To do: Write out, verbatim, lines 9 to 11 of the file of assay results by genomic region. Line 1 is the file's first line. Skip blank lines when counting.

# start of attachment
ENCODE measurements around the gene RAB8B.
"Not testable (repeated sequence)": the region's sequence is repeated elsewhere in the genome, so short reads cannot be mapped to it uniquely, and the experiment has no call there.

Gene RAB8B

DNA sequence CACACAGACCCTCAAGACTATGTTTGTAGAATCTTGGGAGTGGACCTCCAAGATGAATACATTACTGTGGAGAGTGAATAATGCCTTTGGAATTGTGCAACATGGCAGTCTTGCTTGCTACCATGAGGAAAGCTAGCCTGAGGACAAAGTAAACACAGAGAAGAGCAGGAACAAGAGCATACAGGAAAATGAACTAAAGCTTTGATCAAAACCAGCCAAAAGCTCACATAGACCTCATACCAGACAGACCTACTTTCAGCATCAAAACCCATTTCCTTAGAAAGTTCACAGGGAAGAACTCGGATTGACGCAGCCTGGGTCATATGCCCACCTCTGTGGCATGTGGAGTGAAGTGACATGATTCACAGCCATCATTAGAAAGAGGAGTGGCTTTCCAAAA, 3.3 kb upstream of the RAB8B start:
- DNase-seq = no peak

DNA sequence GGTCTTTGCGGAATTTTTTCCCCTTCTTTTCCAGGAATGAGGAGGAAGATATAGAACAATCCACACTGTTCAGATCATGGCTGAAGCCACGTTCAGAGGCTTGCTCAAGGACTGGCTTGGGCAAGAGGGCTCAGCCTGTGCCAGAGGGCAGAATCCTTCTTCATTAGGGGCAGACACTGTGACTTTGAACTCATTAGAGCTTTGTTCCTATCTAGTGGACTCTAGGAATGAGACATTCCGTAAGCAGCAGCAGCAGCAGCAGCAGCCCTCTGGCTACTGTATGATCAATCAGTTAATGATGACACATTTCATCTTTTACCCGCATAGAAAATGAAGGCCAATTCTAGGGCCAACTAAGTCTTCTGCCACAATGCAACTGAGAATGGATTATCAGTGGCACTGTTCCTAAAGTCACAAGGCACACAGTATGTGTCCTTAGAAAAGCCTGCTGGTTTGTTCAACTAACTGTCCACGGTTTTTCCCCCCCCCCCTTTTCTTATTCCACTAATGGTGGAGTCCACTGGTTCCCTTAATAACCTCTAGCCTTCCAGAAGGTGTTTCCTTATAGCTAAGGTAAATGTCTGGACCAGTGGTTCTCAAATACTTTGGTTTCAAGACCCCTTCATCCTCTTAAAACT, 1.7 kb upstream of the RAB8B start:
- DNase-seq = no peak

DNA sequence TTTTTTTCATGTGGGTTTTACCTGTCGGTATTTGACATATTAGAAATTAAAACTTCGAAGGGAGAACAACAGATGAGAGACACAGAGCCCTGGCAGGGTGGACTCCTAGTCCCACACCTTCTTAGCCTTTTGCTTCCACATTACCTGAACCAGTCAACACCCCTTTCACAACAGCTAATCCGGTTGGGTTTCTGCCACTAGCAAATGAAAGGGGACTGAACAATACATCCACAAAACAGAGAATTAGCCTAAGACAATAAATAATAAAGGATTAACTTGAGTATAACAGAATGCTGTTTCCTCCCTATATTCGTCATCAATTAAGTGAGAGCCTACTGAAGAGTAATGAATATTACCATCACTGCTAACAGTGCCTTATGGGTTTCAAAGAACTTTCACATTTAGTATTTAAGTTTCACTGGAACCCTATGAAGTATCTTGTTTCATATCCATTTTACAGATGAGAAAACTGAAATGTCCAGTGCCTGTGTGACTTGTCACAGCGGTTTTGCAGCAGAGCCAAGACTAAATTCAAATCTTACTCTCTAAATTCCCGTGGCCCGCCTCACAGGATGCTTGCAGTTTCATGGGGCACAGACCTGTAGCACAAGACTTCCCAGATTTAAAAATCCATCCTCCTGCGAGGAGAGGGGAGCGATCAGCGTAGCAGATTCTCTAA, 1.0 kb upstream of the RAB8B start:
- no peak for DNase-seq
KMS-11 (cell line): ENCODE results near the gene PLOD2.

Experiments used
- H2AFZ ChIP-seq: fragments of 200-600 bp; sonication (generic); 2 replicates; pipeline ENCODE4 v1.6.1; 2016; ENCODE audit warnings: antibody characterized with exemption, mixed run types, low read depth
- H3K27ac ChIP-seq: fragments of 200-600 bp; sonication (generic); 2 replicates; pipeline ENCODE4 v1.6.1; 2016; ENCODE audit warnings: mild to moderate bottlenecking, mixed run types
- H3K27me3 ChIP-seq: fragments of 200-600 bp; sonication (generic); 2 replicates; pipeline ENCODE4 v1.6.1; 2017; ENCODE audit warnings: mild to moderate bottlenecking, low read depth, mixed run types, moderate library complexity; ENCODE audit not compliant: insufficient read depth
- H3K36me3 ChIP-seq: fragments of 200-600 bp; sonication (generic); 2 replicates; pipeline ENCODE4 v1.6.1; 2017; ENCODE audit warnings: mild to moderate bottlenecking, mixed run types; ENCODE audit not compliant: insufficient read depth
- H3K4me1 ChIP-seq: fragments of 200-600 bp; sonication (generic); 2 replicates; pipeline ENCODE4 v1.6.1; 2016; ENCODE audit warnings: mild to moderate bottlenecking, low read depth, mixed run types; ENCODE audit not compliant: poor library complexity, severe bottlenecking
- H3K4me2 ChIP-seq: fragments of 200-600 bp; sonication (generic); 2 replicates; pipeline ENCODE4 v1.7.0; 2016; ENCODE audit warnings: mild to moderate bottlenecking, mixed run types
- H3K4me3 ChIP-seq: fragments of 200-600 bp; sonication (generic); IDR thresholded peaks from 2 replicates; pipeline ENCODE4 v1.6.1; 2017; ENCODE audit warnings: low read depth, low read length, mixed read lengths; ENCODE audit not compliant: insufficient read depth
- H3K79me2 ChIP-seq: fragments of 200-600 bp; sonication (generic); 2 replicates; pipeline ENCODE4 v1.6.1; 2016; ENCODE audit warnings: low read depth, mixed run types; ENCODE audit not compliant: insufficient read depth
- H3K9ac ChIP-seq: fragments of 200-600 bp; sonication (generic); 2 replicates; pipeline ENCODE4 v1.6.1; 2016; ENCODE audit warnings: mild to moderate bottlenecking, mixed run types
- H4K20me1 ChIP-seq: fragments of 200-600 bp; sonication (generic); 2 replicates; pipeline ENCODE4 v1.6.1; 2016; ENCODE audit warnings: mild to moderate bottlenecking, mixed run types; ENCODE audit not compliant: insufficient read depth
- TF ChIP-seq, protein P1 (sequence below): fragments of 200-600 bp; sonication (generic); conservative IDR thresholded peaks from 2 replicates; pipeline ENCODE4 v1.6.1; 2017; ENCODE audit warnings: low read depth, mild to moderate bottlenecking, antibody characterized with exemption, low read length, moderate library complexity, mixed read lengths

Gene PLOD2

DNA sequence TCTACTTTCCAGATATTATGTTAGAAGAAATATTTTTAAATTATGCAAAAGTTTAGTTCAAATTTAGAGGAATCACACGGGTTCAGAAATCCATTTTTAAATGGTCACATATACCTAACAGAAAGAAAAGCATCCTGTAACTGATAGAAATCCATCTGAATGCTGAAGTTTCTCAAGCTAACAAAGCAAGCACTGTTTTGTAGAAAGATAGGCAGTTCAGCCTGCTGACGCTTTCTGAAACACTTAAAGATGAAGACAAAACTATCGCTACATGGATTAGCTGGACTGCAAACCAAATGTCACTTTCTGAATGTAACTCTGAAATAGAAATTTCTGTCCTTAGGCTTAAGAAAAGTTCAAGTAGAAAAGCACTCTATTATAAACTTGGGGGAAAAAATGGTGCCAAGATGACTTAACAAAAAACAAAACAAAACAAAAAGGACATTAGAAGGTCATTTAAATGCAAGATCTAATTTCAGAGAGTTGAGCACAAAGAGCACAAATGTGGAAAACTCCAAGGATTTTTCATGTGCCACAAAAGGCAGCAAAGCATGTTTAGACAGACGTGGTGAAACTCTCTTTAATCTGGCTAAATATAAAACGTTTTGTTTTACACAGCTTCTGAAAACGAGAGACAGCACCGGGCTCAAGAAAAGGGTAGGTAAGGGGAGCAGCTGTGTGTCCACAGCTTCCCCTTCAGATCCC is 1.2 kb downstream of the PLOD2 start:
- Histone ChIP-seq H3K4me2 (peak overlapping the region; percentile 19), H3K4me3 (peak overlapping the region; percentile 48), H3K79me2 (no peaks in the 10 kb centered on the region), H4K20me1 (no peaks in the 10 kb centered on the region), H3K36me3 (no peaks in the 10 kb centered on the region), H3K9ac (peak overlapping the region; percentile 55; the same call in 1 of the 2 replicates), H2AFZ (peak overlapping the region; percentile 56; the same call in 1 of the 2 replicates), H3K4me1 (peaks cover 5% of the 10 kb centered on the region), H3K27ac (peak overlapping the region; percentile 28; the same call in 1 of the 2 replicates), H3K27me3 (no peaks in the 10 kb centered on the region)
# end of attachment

- no peak for DNase-seq
KMS-11 (cell line): ENCODE results near the gene PLOD2.

Experiments used